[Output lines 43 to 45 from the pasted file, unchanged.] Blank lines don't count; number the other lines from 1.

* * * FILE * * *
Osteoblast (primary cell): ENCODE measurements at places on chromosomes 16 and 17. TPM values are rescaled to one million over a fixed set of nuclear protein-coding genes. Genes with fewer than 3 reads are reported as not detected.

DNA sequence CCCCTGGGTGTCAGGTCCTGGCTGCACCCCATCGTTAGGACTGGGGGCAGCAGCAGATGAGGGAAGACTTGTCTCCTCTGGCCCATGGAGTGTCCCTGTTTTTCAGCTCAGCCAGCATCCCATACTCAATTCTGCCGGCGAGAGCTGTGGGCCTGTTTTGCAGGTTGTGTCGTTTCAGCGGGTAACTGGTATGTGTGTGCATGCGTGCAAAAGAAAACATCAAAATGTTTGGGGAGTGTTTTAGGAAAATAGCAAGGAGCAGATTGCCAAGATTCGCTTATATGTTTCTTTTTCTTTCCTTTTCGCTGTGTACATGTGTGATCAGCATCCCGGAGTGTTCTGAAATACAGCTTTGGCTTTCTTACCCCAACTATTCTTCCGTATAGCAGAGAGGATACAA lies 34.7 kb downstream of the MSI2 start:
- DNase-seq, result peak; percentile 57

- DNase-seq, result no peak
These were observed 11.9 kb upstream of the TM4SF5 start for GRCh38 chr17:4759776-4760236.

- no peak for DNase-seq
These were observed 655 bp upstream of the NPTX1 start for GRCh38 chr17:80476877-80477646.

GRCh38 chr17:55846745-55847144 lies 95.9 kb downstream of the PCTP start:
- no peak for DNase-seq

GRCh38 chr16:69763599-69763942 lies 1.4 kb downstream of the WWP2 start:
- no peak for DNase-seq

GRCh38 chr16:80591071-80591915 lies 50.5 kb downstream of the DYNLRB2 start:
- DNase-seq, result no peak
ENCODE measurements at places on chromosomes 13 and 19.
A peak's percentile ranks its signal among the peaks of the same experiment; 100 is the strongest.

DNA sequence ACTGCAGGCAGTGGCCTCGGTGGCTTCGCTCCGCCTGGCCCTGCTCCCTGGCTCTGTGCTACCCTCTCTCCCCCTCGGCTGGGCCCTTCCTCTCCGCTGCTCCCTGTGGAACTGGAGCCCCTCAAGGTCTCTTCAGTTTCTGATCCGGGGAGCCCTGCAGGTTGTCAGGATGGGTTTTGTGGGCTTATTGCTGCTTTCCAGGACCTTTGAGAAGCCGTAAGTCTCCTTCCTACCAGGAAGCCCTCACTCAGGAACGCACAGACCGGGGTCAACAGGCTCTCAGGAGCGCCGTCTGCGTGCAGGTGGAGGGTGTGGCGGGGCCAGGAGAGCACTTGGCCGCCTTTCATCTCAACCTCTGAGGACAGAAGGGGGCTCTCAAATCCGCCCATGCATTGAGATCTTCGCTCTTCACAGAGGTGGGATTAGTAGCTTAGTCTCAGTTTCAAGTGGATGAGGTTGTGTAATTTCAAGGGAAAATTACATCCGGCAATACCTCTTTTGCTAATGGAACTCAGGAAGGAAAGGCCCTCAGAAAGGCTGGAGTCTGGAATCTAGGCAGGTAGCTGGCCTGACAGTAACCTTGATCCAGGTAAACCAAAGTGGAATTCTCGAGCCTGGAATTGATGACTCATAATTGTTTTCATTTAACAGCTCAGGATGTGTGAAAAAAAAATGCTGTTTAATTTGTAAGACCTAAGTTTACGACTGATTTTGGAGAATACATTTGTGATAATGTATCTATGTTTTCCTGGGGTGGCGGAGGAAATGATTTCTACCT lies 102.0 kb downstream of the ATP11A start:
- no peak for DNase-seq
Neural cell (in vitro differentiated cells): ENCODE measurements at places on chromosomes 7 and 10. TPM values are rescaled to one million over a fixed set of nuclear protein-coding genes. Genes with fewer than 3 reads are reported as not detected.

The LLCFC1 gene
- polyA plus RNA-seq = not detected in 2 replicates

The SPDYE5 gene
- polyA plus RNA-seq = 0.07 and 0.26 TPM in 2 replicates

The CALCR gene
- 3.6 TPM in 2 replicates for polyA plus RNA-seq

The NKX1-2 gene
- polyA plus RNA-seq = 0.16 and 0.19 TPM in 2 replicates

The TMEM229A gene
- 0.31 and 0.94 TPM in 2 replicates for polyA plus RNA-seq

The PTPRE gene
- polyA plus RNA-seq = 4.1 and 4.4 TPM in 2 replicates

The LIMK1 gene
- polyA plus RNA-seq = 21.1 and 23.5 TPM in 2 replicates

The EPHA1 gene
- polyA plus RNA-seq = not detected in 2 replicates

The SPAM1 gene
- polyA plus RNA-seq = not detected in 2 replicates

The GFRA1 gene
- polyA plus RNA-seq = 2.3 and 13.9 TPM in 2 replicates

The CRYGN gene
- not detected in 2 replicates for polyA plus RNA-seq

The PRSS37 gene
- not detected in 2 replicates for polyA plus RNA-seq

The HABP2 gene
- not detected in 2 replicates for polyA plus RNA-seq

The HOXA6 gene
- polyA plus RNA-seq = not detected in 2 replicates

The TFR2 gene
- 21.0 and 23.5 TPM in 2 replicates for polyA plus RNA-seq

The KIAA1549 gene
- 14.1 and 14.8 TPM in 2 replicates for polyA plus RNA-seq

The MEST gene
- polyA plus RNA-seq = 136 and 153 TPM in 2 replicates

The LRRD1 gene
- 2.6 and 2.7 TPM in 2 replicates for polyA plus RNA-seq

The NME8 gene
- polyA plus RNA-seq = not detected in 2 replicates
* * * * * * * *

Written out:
The HABP2 gene
- not detected in 2 replicates for polyA plus RNA-seq

The HOXA6 gene